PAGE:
Bulgaria Nuclear Power Plant Kozloduy Turns 35
Bulgaria's first and only so far nuclear power plant at the Danube town of Kozloduy has turned 35 Friday.
The Kozloduy NPP was opened on September 4, 1974, making Bulgaria the first country in Southeast Europe, and one of the first in the world to use nuclear energy for electricity production. Current and former Bulgarian nuclear specialists are gathering for a celebration in Kozloduy Friday night.
Unit 1 of the plant was started in 1974, and Unit 2 - in 1975. Reactor 3 was launched in 1980, and Reactor 4 - in 1982. All Units 1-4 were of the Soviet-made VVER-440 MW type.
The first 1000-MW reactor, (VVER-1000) Unit 5, was launched in 1987, followed by Unit 6 in 1991.
As a result of agreements within Bulgaria's negotiations for EU accession, Units 1 and 2 were turned off in December 2002, and Units 3 and 4 - in December 2006.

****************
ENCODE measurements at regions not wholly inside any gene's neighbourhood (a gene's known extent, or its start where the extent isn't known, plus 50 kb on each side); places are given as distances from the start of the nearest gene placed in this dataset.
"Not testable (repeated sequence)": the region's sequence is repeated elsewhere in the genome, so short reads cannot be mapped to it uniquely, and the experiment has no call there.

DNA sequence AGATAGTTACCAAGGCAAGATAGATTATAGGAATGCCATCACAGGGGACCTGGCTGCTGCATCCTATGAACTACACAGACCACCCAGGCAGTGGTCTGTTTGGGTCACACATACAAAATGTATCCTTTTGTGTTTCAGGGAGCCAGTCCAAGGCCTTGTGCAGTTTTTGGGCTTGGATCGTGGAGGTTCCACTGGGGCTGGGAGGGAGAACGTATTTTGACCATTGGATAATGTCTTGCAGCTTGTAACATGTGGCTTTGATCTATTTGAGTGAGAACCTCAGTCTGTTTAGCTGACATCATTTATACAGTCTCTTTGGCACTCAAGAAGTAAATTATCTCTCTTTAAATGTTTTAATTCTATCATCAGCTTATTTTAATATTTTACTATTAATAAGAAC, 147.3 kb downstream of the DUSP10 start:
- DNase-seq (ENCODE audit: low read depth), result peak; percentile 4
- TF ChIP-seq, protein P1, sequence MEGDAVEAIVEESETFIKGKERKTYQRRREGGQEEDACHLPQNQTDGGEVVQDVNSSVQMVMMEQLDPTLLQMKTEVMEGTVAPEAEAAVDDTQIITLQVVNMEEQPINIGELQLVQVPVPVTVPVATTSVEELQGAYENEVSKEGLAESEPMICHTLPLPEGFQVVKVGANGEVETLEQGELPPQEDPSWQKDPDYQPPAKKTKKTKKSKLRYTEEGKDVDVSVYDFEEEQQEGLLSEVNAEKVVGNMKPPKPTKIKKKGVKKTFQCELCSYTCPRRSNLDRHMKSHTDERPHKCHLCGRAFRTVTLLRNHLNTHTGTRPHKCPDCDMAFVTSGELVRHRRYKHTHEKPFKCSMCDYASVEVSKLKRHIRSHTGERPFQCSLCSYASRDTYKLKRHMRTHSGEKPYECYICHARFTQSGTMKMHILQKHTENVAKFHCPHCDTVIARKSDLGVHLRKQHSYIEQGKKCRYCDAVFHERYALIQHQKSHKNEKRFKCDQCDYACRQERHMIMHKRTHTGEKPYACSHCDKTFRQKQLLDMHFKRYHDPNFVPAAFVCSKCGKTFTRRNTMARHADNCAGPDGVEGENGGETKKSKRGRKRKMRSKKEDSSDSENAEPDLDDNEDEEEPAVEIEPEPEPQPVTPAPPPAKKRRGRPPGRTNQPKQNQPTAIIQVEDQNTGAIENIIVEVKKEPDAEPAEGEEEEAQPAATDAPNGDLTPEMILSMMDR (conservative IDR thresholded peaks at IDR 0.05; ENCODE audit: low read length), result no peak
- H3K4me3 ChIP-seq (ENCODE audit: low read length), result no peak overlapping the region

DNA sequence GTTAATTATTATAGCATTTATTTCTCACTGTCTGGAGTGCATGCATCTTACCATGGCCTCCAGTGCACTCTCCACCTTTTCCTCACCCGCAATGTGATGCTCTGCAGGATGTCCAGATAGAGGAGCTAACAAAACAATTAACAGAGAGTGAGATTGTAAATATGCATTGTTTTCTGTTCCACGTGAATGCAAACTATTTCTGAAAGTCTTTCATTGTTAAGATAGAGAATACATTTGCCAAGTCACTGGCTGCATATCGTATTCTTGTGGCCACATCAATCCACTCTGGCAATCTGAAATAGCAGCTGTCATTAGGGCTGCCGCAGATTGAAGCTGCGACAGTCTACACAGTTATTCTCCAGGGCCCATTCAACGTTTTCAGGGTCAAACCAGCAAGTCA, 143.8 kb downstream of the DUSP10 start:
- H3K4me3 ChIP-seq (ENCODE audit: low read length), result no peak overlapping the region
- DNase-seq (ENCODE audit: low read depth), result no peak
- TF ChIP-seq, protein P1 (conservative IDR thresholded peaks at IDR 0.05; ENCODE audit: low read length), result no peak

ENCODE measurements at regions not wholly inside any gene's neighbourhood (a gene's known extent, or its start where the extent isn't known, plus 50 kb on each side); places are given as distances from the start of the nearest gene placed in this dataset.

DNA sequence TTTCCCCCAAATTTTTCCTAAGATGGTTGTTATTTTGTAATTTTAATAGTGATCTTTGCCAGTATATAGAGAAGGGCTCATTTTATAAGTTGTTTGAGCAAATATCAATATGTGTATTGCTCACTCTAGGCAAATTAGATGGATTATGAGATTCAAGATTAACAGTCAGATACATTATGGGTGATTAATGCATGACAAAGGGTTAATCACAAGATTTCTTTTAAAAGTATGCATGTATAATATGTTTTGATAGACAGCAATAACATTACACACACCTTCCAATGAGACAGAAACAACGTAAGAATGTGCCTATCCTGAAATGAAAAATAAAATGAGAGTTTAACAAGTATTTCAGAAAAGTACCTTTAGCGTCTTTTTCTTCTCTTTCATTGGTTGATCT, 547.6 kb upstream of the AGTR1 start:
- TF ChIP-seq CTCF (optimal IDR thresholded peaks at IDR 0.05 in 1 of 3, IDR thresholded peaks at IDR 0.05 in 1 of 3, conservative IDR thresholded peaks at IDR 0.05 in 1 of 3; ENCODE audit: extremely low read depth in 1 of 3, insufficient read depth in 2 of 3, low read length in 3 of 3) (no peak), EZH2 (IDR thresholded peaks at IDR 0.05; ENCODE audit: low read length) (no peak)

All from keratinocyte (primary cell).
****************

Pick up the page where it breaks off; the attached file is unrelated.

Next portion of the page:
2002 was record for the Kozloduy NPP as with all of its six units working it produced the record 20 221 719 MWh of electricity, or 47,3% of Bulgaria's total electricity output (compared to only 4,7% in 1974 with one reactor.
With only Units 5 and 6 remaining in exploitation, the Kozloduy NPP is still the largest electricity producer in Bulgaria and in the entire region.
Since its launch in 1974, the nuclear plant has produced a total of 472 509 252 MWh of electricity, saving the planet over 600 million tons of carbon dioxide, 25 million tons of sulfur dioxide, 2 million tons of nitrogen oxides, and 1 million tons of dust, which would have been released if the same amount of electricity was produced by a thermal power plant.
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Maybe it would have been fair also to mention how much low-, medium and high-level radioactive waste Kozloduy has left in its 35 years of operation. And the fact that the largest part of its spent fuel was spent to Mayak in Russia, arguably the most polluting nuclear factory on the planet.
And what about incidents and near misses in the power station over these 35 years?
What further misses is the inclusion of sulfurdioxide, carbondioxide, nitrogen oxides and dust produced during uranium mining, fuel production, construction and decommissioning of the power plant.
The legacy of Kozloduy is not only rosy...